Andrew Scott: Hi, guys.  Question is the faults on the United Nation’s current budget issues and suggestions for if resettlements not n option for some of these refugees, what role can United Nations play in pressuring the United States to do something in regard to taking on more of a role of resettling or path to citizenship for refugees in the context of the current situation.

Kirsten Fontenrose:    Thank you, Andrew.  Ambassador Hof, you want to start?

Fred Hof: Yes.  Well, first of all I would hope that the – I would hope as an American that my country would do the right thing with respect to Syrian refugees without pressure from the United Nations or any other quarter.  Syrian refugees in places where they have established homes have contributed enormously to the places where they’re living.

I have a daughter who lives in Munich, Germany.  She and her husband are sponsoring two local Syrian families.  And these families have taken upon themselves to in a sense become good Germans, to learn German.  These are professional people.  They’re working very hard and they are contributing to their adopted country.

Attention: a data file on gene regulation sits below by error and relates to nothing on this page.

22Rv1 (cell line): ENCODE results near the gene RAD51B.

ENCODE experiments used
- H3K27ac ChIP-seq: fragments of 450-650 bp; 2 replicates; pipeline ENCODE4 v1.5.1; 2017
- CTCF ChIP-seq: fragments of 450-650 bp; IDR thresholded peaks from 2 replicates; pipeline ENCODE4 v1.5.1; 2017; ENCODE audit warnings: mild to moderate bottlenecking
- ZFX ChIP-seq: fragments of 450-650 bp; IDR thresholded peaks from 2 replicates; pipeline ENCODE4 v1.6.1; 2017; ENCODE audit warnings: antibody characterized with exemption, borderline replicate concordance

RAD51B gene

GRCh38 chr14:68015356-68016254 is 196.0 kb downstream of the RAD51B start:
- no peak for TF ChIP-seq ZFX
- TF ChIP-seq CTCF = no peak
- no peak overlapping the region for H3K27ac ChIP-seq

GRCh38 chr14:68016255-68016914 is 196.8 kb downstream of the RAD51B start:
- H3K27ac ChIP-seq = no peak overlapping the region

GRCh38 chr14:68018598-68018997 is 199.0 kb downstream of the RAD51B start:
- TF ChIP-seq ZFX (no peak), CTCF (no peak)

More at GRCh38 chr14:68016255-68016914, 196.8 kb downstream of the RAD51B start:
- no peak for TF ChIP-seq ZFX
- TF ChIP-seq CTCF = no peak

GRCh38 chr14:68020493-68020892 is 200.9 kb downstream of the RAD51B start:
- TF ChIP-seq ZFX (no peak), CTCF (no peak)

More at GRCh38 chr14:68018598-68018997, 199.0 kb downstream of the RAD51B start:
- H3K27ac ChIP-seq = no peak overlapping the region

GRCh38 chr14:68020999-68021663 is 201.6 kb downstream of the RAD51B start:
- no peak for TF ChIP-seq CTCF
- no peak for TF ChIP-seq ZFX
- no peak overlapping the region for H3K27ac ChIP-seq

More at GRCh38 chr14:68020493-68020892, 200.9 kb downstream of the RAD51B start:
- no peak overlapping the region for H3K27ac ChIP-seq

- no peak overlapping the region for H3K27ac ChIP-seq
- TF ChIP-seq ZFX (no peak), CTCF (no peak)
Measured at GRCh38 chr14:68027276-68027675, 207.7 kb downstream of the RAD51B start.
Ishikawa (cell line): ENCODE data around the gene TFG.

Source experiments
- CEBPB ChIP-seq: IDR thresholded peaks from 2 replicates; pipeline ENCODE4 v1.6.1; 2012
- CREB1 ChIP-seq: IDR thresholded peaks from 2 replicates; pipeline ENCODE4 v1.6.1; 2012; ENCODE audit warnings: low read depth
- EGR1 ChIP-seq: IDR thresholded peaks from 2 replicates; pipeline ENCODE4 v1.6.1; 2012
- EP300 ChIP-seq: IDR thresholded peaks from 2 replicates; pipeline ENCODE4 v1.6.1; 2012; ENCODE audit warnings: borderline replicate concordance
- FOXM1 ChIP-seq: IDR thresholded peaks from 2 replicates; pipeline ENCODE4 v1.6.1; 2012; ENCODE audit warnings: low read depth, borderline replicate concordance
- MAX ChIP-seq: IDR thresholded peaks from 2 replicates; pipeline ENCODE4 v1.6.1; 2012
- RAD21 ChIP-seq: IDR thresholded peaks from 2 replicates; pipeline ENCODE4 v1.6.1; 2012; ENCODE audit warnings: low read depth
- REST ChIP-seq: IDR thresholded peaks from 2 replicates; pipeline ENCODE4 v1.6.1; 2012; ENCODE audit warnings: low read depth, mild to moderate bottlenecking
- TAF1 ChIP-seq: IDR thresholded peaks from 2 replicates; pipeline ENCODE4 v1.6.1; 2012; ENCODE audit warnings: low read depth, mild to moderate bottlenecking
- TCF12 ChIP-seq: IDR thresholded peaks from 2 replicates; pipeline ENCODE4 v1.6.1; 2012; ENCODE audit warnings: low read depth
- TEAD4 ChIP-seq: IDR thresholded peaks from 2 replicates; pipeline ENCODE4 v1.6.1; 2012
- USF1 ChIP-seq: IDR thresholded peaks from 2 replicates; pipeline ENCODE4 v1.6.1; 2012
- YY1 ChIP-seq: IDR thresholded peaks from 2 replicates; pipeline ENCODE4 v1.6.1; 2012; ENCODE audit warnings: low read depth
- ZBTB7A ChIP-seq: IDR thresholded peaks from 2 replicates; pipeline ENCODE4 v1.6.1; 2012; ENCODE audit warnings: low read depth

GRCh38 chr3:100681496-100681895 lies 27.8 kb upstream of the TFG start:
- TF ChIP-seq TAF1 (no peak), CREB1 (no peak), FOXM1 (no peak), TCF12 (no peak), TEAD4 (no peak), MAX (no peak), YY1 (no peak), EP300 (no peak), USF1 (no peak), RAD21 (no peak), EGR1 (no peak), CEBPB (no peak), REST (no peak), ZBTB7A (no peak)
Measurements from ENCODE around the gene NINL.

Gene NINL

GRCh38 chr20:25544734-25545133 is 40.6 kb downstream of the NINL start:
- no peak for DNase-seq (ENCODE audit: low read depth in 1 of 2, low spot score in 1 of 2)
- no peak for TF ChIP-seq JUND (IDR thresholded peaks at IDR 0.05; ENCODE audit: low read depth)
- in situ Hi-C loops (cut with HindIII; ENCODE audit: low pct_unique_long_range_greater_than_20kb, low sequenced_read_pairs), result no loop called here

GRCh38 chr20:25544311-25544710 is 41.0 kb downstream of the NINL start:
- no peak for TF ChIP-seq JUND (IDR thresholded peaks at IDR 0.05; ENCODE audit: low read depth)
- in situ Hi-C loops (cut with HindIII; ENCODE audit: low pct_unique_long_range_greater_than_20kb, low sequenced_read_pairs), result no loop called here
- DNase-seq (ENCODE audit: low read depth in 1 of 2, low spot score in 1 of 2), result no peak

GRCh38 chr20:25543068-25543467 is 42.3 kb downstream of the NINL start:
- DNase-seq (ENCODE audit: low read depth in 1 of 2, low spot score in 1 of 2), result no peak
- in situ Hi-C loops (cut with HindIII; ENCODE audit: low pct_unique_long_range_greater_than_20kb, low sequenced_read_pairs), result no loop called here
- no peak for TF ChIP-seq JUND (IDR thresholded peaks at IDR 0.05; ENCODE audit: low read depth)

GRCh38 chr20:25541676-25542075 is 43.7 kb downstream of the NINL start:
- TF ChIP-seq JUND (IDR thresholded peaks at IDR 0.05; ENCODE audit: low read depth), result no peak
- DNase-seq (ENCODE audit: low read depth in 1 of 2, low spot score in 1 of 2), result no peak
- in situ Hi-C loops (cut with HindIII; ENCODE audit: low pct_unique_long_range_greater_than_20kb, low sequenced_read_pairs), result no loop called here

But I think there’s a moral issue here as well.  And I would very much like to see the United States set an example and take the lead in resettling in the United States as many Syrian refugees as possible.

Kirsten Fontenrose: Thank you, Hof.

Tom Warrick: The situation of the Syrian refugees who are now in Turkey is certainly a serious concern that engages all of us who are interested in protecting the important humanitarian principles of the United Nation’s charter.  I think the challenge here is that we have a largely urbanized population that fled the rule of Assad regime in Syria.

And ironically the Turks, although they have imposed a measure of security on the refugee camps that are in Turkey, if these people are forced to cross the border into rural areas in northeastern Syria, the security situation actually becomes a much greater concern.